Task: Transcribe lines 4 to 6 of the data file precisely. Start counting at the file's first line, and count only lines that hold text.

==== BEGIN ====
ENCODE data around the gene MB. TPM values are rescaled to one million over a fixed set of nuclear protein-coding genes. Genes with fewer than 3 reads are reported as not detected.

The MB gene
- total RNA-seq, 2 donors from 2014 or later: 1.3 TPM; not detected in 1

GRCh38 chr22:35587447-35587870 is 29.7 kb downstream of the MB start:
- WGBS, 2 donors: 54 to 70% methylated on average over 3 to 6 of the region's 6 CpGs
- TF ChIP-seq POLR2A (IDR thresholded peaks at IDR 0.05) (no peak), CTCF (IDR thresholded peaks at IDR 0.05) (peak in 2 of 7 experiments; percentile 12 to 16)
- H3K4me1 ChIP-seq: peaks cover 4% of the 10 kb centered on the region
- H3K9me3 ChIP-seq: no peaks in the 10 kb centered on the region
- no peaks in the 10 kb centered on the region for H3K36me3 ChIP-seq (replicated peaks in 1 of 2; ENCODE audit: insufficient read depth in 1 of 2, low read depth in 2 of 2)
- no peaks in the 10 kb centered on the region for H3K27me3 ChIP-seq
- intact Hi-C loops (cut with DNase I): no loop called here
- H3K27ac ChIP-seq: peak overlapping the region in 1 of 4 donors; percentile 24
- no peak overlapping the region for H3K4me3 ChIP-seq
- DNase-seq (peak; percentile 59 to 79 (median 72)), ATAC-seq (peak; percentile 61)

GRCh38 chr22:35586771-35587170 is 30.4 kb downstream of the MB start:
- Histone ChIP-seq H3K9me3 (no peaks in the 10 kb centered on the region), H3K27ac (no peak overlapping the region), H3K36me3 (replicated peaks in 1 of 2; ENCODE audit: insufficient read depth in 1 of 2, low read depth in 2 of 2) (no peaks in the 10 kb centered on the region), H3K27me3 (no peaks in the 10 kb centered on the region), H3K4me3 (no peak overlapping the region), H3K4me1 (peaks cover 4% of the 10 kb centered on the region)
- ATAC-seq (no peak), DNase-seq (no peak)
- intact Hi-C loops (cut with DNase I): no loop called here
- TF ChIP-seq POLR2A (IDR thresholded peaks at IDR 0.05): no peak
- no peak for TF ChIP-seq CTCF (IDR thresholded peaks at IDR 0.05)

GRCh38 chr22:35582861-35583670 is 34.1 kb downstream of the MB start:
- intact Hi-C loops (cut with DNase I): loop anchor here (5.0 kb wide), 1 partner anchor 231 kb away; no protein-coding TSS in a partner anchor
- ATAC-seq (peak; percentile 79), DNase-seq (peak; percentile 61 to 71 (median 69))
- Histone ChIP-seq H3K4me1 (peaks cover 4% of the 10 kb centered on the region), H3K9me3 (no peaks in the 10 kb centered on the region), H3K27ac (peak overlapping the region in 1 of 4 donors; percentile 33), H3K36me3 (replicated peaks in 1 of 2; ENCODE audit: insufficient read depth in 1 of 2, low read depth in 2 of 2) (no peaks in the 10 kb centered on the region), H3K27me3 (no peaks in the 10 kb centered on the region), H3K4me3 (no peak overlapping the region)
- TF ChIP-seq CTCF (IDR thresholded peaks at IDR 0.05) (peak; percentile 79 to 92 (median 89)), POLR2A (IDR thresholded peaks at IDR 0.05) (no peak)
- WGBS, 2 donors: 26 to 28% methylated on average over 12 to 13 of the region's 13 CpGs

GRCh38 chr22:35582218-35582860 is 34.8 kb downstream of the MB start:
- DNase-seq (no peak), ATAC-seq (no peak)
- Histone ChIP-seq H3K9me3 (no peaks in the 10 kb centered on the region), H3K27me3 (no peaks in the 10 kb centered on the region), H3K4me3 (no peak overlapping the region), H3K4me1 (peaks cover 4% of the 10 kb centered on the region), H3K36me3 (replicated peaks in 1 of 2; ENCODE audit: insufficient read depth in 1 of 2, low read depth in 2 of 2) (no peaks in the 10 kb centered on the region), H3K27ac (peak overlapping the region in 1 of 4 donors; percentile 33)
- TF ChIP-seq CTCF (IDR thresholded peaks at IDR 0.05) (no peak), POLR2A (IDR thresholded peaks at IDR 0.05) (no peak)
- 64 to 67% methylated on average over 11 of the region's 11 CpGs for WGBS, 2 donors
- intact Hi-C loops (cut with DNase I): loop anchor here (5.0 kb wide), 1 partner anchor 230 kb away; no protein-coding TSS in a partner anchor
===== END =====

GRCh38 chr22:35587447-35587870 is 29.7 kb downstream of the MB start:
- WGBS, 2 donors: 54 to 70% methylated on average over 3 to 6 of the region's 6 CpGs
- TF ChIP-seq POLR2A (IDR thresholded peaks at IDR 0.05) (no peak), CTCF (IDR thresholded peaks at IDR 0.05) (peak in 2 of 7 experiments; percentile 12 to 16)